October 1-December 4, 2015 | Library, 2nd Floor
When the lights went out on the Panama-Pacific International Exposition on December 4, 1915, the city collectively let out a sigh of relief and indulged in a pat on the back. San Francisco had proven that it was a city that could overcome adversity (the 1906 earthquake and fire), rally its citizens to perform great acts of civic pride and duty, and show the rest of the nation and the world that it was a shining beacon on the western edge of the United States.
At the close of the Exposition, San Francisco was left with the remnants of the fair’s grounds – 635 acres of mostly landfill which eventually became the Marina District, the Yacht Harbor, the Palace of Fine Arts, and a few other structures that were preserved and moved to new locations. The prominence of the personages involved in the Exposition, such as Bernard Maybeck and M. H. de Young, benefitted from their work for the PPIE.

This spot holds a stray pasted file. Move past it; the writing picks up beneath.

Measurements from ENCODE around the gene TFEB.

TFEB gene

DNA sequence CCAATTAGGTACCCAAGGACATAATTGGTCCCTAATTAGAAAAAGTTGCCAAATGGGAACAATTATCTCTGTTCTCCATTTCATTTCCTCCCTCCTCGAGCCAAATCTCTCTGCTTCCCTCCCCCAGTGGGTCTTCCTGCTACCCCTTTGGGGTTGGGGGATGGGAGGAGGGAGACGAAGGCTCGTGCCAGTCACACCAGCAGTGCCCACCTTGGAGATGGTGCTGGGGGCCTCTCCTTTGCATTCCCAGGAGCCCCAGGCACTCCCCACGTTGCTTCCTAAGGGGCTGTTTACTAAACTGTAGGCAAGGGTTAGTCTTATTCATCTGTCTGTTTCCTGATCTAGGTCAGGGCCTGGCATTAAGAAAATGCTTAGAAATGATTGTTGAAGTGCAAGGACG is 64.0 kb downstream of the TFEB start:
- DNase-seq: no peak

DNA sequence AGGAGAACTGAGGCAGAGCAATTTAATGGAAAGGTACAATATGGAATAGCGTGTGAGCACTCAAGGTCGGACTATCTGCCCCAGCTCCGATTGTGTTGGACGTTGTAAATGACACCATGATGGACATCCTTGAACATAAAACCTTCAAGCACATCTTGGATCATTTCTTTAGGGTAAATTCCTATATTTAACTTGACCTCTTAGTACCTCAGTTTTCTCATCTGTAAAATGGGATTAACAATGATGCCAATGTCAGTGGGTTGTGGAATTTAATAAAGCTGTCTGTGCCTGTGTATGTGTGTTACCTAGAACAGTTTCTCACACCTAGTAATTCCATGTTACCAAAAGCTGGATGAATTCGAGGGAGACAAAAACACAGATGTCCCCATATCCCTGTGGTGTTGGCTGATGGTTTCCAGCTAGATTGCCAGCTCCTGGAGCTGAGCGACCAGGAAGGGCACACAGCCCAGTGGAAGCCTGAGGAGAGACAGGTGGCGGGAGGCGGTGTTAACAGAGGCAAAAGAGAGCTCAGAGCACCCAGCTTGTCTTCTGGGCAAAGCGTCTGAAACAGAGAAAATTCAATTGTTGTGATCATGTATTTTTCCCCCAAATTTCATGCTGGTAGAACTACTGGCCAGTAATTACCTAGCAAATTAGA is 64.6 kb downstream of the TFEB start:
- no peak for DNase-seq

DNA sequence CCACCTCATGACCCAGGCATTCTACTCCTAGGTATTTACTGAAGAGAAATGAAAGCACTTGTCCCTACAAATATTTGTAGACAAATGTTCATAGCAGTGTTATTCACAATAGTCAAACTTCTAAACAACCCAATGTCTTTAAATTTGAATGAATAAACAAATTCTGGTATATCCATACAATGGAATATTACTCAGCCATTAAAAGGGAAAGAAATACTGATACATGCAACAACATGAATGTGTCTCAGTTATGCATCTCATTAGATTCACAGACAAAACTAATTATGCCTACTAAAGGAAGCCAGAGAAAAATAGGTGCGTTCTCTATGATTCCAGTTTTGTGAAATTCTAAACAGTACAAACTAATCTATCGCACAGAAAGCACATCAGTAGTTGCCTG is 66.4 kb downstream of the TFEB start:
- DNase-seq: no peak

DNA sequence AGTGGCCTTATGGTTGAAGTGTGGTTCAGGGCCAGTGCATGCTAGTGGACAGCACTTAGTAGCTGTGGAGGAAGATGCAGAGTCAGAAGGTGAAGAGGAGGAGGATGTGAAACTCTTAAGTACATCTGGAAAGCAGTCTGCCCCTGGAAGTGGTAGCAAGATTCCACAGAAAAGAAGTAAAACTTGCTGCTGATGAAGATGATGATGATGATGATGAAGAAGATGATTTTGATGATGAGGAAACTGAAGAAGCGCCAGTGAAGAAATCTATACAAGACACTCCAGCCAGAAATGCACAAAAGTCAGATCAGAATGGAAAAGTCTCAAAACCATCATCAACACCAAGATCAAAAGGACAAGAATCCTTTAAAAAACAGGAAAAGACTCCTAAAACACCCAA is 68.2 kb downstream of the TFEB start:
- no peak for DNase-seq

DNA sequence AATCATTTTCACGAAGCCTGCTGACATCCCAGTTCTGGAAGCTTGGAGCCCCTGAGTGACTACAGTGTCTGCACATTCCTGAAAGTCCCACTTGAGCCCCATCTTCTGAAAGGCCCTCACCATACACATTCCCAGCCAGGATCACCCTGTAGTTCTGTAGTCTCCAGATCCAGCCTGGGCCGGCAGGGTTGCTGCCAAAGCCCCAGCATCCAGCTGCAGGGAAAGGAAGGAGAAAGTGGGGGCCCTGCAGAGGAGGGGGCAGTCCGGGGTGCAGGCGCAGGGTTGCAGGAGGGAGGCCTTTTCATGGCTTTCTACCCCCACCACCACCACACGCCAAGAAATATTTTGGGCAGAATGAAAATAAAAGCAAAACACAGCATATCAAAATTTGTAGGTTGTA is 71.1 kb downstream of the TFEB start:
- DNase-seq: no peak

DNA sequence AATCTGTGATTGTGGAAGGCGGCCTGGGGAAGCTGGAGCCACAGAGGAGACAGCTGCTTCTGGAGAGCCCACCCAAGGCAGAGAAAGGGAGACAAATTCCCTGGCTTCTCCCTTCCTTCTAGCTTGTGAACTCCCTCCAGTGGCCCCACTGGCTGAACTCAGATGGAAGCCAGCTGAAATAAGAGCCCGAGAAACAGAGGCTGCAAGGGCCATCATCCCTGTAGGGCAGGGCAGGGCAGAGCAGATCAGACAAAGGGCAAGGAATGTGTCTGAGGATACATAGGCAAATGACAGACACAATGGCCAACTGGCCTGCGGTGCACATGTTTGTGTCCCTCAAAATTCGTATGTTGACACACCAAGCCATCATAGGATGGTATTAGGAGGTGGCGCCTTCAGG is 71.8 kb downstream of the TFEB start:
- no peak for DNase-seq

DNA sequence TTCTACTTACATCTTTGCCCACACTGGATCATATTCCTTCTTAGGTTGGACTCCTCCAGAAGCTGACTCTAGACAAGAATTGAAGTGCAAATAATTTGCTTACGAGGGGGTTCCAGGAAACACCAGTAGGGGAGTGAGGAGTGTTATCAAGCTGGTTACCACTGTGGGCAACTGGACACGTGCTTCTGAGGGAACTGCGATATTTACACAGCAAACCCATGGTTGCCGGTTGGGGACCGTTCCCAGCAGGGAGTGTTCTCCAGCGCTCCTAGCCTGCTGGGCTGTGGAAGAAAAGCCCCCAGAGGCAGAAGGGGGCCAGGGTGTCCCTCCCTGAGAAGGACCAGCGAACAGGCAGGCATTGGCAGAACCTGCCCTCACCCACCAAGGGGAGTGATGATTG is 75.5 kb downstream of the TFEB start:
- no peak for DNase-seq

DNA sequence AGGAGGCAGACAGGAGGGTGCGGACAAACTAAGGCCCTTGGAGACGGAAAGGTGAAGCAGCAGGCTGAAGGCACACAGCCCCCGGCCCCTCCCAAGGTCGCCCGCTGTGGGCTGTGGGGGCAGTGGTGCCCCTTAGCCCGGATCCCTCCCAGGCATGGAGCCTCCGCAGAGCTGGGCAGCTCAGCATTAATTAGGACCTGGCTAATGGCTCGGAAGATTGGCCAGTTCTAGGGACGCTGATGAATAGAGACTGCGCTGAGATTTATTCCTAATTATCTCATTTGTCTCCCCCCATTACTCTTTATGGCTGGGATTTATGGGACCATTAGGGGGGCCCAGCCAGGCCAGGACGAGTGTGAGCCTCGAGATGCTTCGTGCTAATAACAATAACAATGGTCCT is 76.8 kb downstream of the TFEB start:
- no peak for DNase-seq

This display will feature photographs, pamphlets and ephemera regarding the close of the PPIE festivities on December 4, 1915, and the legacy engendered by this celebration.
Free and open to the public.